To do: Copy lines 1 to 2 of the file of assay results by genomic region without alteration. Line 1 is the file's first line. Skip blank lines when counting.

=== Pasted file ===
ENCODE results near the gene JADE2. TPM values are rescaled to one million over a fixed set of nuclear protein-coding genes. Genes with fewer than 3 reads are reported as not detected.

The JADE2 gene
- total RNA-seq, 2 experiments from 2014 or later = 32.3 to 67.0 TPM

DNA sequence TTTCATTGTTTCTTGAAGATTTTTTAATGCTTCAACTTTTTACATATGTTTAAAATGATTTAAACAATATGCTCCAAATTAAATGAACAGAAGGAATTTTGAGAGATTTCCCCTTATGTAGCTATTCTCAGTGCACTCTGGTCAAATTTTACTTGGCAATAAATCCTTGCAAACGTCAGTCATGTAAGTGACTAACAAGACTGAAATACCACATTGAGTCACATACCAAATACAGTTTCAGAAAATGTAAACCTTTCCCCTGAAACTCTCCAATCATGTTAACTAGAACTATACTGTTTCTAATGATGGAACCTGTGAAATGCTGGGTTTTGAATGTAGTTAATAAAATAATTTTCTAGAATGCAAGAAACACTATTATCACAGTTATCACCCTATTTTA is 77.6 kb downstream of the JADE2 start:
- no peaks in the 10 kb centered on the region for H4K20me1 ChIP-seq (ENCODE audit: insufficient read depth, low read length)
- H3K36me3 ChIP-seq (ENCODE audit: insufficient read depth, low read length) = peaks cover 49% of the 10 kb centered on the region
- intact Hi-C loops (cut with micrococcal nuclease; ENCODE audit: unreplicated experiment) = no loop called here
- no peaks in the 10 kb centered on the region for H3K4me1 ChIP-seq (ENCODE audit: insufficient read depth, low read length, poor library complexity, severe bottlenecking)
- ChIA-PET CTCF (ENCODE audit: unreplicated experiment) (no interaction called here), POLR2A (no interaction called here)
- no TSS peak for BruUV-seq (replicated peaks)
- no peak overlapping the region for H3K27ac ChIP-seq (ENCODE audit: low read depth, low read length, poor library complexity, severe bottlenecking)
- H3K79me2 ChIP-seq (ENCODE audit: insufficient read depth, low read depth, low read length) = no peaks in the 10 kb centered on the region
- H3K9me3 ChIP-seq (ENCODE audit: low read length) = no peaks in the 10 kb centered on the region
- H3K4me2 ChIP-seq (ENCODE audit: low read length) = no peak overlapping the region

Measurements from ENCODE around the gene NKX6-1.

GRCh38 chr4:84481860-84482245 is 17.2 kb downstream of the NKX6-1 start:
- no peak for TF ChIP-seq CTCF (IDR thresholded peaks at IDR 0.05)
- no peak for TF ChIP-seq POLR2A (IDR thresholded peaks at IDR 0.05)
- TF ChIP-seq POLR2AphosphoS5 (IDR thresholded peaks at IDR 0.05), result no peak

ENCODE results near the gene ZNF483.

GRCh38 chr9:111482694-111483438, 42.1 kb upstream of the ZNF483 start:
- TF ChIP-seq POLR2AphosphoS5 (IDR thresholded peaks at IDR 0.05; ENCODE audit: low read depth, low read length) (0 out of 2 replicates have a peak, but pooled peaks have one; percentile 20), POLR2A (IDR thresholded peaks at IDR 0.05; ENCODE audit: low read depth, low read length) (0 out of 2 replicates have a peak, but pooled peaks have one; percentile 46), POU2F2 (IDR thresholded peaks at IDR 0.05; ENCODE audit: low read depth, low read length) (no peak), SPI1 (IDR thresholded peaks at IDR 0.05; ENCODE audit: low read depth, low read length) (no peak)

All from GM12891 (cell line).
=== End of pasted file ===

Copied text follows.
ENCODE results near the gene JADE2. TPM values are rescaled to one million over a fixed set of nuclear protein-coding genes. Genes with fewer than 3 reads are reported as not detected.

The JADE2 gene